History of Bloomington, Monroe County, Indiana (Part 2)
From: History of Lawrence and Monroe Counties, Indiana
Their People, Industries and Institutions
B. F. Bowen & Co., Inc.
Indianapolis, Indiana 1914


Banking is not among the first lines of business established in the development of any country, but after a time such institutions become a necessity, and here business requirements have been well cared for by the Presence of strong. reliable banking concerns. Before going into the organization of the local banks in Bloomington, it is well to note the disadvantages under which the earlier business men had to conduct their business, for lack of stable money systems and good banks at home.

The "shinplaster" era in this county began in about 1855, when, for lack of money, Tarkington & Akin commenced to issue such medium of exchange. The denominations issued were for fifty cents and one dollar, and at first were received at their face value. J. M. Howe also issued some such "money." This was done to facilitate exchanges, for the government failed to provide small denominations. Several thousand dollars of this species of money was issued by the firm above named. In a year or two they began to depreciate in value, when trouble ensued. In 1858 the following action was taken by the then leading business men of Bloomington, and the resolution published in the Republican; "SHINEPLASTERS. - We, the undersigned citizens of Bloomington, Ind., pledge our word and honor that we will not take any 'shinplaster' currency after the first day of February, for more than ninety cents to the dollar; and that we will not circulate any more after that date - nor any other - paper currency not regularly chartered according to law. January 20. 1858." Signed by William O. Fee, Thomas Mulliken, A. W. Campbell. Kahn Bros., Howe & Co., W. D. Owen,O. L. Draper. Tuley & McCrea. Benjamin McGee. B. S. Gowgill. J. S. Tibbetts, A: Helton & Co., M. L. McCollough, Millen & Moffatt, A. Adams, Mason & Faris, P. Henoch. A. S. Mercer. E. E. Sluss, Dunn & Co., E. Johnson. S. J. Wade. T.O. McCollough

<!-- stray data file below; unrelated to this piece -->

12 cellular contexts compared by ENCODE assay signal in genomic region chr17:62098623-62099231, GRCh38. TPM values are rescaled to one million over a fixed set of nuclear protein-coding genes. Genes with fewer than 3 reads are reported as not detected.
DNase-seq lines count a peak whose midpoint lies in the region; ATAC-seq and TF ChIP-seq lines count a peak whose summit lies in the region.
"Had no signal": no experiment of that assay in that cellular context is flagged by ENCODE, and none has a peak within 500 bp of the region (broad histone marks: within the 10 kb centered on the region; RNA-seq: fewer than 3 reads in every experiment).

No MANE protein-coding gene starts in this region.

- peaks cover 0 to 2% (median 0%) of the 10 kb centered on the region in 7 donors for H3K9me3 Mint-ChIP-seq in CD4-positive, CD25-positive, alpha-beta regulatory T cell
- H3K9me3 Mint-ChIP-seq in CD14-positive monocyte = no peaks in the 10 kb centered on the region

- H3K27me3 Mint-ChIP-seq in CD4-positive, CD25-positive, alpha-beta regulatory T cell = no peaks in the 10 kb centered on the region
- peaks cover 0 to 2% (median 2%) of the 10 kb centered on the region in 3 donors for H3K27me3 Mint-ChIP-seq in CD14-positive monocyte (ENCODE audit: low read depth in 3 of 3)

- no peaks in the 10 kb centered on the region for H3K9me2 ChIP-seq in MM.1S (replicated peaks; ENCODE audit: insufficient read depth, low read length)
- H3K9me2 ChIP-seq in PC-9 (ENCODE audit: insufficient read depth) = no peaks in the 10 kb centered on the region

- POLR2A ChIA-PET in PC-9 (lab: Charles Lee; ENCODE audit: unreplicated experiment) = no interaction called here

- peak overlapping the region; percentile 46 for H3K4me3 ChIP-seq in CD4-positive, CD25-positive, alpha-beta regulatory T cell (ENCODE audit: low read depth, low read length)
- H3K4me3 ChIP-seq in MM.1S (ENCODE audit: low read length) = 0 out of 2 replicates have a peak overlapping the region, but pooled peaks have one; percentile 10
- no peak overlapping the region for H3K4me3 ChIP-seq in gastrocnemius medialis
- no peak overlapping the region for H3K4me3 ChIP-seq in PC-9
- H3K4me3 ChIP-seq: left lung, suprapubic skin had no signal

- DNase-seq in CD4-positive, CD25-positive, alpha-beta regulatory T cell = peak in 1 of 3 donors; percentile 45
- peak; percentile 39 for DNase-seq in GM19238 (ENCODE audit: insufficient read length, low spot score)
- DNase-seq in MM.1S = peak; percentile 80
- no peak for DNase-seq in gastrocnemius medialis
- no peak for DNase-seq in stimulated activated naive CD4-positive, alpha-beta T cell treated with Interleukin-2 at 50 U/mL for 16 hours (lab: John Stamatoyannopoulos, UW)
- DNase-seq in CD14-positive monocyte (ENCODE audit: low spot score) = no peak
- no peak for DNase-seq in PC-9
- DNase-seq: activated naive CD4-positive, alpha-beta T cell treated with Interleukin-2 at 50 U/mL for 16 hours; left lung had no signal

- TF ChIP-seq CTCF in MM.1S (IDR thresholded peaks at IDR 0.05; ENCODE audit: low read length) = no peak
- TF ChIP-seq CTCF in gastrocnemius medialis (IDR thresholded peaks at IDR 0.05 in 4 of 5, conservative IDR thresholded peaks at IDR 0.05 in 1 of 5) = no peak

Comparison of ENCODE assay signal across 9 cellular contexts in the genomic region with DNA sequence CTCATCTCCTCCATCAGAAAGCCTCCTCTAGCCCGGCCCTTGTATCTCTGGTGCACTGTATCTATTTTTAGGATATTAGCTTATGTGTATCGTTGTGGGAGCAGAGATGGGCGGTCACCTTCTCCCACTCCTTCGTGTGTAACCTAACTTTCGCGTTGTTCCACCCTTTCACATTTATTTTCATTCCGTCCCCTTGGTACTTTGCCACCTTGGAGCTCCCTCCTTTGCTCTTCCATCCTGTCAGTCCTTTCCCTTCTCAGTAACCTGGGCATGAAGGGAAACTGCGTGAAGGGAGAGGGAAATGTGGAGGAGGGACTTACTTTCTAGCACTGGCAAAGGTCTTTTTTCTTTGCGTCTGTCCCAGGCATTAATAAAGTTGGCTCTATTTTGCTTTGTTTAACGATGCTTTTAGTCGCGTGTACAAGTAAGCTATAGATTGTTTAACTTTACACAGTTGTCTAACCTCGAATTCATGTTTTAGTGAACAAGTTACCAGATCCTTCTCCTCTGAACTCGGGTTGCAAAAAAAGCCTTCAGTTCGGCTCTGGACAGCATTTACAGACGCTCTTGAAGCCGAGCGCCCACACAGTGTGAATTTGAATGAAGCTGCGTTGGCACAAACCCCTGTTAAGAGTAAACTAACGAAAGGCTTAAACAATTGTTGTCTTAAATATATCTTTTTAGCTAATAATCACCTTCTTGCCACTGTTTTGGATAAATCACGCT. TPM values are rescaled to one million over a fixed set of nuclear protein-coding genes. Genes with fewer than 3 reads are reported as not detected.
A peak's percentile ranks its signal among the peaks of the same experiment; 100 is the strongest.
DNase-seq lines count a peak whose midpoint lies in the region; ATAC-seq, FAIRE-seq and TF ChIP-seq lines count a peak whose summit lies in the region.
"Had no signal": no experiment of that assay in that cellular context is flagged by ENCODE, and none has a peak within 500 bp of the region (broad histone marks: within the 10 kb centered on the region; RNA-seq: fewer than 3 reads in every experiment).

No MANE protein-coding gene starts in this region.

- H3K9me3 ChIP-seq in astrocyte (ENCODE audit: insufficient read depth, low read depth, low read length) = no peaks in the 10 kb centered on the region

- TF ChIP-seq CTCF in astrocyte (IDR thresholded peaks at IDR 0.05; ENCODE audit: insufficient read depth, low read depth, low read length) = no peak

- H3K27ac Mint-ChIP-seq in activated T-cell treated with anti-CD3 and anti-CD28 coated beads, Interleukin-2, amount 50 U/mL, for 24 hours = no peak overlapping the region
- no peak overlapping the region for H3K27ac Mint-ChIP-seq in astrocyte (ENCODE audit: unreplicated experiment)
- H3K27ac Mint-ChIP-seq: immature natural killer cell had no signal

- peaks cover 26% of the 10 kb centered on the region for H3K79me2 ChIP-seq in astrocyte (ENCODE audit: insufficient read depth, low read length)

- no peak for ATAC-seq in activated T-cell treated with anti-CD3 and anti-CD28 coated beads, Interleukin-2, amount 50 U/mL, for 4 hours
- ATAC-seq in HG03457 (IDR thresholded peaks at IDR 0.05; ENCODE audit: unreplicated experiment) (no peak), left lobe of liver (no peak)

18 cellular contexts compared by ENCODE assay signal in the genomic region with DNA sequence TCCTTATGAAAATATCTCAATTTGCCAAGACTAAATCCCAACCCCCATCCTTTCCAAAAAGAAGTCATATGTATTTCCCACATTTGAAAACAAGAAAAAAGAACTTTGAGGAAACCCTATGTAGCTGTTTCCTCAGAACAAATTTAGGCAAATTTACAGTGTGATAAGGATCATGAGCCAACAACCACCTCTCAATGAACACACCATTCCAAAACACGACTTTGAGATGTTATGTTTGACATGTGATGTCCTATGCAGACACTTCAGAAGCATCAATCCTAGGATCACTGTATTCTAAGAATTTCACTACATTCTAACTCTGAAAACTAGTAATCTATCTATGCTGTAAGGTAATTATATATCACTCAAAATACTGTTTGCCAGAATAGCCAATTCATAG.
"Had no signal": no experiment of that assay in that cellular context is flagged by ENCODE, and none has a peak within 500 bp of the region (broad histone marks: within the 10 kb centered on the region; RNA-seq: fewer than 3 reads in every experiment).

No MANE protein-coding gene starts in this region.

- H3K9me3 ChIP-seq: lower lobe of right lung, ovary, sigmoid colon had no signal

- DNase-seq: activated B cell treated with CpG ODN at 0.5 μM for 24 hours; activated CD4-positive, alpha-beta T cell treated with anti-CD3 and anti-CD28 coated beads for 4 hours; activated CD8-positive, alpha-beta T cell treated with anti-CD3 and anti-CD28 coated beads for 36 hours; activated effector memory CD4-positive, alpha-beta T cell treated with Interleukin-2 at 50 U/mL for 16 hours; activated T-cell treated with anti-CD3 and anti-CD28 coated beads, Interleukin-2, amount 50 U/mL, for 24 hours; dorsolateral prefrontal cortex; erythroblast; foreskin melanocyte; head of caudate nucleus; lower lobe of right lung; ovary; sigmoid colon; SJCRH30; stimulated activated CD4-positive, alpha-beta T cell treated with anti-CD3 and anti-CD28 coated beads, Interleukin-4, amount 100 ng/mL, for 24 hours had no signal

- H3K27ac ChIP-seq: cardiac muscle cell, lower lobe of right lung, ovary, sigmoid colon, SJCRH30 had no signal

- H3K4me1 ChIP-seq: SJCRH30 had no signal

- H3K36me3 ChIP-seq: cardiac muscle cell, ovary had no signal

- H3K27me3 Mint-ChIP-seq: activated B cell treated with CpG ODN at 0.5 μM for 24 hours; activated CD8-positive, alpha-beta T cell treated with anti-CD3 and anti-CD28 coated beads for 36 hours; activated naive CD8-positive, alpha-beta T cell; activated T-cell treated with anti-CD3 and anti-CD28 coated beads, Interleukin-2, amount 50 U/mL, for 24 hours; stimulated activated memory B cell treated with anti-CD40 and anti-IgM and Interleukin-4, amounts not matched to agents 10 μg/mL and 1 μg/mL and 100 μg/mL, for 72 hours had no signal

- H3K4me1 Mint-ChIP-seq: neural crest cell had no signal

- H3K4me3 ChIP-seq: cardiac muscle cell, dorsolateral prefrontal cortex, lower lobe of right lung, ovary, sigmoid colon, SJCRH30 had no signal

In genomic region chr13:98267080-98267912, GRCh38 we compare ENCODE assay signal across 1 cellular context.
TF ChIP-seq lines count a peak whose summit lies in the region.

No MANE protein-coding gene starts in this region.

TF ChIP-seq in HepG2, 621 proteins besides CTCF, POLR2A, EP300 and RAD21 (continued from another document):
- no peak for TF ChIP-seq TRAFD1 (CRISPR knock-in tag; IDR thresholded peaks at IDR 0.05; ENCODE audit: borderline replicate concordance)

Good money was scarce at an early date in this county. Paper bills were in existence and were worth all prices below par. As the value of the bills constantly fluctuated, they were really merchantable property, as gold and silver during the Civil war period, when. in Wall street gold reached as high a quotation as $2.87 in greenback money. Silver was scarce and gold still scarcer. Small denominations were almost unknown in real practical circulation, save as they were created and used by common consent. Silver pieces were cut in two and four pieces. for change making purposes. Goods, as well as farm products. were bought and sold on the barter plan.

The first banking in the county was done by Tarkington & Akin, in the fifties, and at first they issued only "shinplaster" money. About 1857 the Bloomington Bank was regularly organized, with a capital of $26,000. Soon bank bills, or notes. were issued, signed by the above men. Missouri and other state bonds were deposited with the auditor of state, but in 1860 these bonds so depreciated in value as to cause the suspension of this home bank. Its paper was only worth about thirty cents on the dollar. Soon after this a private bank was organized by Buskirk & Hunter, continuing until about 1871, when it was transferred into the First National Bank, with a capital stock of $50.000, which. later was increased to $100,000.